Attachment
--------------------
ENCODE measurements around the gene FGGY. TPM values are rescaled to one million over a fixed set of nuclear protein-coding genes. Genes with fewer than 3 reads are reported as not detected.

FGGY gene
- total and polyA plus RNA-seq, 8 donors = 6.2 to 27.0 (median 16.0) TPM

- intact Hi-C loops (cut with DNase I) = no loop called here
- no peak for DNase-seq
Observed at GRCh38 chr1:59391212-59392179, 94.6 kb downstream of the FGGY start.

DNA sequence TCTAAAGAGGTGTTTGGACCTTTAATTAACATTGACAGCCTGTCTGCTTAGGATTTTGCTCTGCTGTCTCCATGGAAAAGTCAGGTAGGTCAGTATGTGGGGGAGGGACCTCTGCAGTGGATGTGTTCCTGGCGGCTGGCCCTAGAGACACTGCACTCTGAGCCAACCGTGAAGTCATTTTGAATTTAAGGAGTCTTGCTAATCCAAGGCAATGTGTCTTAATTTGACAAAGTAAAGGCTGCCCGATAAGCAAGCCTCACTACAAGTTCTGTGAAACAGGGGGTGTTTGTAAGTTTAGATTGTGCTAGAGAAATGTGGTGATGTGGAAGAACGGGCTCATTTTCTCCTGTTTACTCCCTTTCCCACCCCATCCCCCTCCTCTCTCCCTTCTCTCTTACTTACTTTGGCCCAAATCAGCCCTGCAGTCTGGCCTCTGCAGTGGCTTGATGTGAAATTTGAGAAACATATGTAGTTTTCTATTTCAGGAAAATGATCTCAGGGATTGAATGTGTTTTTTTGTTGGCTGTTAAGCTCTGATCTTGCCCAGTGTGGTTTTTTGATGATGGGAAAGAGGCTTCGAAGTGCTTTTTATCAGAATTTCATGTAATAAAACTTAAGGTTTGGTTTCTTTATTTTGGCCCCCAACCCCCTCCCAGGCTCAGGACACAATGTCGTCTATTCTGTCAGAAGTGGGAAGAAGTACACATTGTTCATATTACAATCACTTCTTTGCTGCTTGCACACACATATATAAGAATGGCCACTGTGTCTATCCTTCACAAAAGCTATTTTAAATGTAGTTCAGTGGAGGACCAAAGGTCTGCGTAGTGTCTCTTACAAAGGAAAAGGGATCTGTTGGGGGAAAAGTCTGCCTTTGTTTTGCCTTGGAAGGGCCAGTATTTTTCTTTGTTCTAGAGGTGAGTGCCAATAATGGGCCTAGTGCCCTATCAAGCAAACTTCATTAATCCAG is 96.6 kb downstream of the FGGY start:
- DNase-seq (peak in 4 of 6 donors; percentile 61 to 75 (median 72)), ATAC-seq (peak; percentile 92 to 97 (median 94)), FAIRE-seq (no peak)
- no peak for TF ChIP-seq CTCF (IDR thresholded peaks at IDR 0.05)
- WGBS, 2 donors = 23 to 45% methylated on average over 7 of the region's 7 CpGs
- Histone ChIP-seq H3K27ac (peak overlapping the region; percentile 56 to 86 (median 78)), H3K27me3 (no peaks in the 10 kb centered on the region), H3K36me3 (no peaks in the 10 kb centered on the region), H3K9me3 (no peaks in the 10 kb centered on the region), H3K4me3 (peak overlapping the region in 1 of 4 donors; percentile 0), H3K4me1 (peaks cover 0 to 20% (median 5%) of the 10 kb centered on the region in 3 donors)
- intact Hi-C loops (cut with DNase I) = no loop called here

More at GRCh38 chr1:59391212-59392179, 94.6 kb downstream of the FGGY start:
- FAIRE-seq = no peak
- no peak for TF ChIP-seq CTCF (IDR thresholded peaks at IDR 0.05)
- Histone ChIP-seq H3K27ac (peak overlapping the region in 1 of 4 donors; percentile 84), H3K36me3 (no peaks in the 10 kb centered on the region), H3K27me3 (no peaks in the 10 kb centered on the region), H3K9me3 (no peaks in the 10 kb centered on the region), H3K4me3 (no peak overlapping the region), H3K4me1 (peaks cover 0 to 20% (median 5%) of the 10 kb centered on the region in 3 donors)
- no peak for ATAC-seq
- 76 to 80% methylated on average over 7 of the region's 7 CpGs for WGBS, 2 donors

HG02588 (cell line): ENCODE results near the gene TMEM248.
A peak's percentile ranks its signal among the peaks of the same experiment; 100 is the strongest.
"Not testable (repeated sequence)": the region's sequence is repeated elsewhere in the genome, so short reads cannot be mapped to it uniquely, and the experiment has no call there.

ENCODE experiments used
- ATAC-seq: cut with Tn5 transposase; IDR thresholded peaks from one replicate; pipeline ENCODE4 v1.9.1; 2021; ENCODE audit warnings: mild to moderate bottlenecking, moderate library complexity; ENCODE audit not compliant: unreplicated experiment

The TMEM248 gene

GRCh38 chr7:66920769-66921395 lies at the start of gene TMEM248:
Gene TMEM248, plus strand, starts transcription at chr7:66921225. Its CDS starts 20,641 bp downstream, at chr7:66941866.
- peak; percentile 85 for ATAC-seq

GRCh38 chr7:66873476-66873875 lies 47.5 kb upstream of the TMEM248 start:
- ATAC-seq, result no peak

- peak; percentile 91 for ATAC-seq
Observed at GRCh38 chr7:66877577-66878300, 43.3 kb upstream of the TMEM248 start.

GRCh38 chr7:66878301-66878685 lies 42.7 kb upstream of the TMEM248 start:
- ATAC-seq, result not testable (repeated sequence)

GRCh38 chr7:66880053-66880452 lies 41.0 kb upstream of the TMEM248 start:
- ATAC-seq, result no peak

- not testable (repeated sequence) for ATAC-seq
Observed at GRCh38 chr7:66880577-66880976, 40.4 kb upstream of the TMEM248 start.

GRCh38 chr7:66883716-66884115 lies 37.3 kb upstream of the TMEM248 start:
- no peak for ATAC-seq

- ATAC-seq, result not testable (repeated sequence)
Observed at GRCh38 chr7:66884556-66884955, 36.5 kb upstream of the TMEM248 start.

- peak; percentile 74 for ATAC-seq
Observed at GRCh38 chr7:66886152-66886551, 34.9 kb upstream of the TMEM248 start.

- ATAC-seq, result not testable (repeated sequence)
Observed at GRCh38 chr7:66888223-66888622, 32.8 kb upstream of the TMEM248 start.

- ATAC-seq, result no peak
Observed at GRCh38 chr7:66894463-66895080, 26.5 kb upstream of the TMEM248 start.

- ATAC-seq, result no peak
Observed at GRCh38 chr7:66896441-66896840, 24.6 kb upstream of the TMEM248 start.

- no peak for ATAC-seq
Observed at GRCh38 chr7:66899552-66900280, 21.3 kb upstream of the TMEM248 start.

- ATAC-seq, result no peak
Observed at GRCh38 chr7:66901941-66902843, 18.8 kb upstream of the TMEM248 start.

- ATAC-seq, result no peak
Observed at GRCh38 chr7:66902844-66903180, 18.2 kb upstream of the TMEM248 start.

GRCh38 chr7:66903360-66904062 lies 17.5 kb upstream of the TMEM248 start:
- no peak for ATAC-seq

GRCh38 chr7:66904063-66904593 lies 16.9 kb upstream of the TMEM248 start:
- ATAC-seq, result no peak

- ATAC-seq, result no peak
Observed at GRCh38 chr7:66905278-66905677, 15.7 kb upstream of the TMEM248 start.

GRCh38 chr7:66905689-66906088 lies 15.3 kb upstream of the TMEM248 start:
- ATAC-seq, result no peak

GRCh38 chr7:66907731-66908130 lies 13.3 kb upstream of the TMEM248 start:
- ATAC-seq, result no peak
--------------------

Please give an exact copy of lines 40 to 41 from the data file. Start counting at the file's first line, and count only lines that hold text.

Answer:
- ATAC-seq, result not testable (repeated sequence)
Observed at GRCh38 chr7:66884556-66884955, 36.5 kb upstream of the TMEM248 start.